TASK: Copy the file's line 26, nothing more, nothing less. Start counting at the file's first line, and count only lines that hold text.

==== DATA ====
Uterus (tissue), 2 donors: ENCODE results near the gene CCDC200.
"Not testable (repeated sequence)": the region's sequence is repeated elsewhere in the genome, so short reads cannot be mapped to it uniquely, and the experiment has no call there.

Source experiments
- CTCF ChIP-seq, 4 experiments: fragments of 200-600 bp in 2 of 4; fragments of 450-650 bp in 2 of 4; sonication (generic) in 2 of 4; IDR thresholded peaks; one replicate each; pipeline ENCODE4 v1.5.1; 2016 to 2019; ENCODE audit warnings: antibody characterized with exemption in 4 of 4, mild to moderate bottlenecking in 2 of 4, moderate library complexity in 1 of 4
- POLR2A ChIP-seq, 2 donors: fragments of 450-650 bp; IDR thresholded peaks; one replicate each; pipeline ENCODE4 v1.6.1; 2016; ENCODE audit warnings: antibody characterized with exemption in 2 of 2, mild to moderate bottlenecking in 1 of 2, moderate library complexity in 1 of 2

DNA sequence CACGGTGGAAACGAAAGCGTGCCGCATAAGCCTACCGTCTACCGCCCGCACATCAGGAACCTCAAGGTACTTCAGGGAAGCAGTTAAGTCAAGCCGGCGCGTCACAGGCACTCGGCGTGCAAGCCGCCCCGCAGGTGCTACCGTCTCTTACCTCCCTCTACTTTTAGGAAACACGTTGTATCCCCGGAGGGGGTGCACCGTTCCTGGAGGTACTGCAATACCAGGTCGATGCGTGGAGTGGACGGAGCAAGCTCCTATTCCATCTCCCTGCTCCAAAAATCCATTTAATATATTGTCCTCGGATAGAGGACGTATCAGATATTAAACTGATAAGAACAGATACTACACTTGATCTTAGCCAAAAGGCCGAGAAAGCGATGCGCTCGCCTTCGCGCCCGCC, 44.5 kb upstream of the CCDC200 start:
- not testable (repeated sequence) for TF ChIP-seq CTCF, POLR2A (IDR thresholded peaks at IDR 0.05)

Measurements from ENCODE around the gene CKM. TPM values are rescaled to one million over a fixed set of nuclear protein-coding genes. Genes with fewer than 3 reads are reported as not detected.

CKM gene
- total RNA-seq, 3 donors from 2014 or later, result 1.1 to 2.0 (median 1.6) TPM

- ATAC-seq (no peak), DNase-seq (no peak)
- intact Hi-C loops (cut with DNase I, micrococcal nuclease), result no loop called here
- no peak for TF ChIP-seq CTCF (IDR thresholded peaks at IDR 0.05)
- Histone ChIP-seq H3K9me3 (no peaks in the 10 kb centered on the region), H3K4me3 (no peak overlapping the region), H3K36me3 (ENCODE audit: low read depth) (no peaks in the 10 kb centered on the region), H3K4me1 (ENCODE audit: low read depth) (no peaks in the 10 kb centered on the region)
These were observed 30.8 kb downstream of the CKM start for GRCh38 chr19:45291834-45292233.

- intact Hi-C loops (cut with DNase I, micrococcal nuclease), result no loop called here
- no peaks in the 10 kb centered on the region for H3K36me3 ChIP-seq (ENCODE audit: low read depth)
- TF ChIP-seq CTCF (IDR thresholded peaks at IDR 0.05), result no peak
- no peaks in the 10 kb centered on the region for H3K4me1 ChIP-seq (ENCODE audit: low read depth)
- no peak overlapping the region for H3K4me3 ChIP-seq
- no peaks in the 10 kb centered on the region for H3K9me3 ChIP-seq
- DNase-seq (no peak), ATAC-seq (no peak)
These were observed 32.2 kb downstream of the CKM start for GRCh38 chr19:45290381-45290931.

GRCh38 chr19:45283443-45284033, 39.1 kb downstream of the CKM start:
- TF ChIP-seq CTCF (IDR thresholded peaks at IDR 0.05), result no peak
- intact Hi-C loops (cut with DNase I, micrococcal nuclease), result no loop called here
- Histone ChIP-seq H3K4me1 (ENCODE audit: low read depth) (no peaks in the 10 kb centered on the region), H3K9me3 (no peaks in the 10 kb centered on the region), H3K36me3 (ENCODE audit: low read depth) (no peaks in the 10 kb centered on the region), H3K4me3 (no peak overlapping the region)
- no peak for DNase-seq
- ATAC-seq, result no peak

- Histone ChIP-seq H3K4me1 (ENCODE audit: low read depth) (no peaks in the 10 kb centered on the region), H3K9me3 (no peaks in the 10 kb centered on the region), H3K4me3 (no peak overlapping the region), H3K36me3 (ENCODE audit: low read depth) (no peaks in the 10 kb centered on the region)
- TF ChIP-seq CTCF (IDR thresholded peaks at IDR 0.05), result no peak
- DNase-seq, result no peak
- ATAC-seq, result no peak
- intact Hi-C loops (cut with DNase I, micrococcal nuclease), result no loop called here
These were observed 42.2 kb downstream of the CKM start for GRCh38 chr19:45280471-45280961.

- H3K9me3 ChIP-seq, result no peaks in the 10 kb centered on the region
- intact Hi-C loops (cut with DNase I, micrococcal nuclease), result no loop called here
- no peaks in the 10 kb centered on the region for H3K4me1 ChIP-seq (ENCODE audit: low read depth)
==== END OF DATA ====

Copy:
- intact Hi-C loops (cut with DNase I, micrococcal nuclease), result no loop called here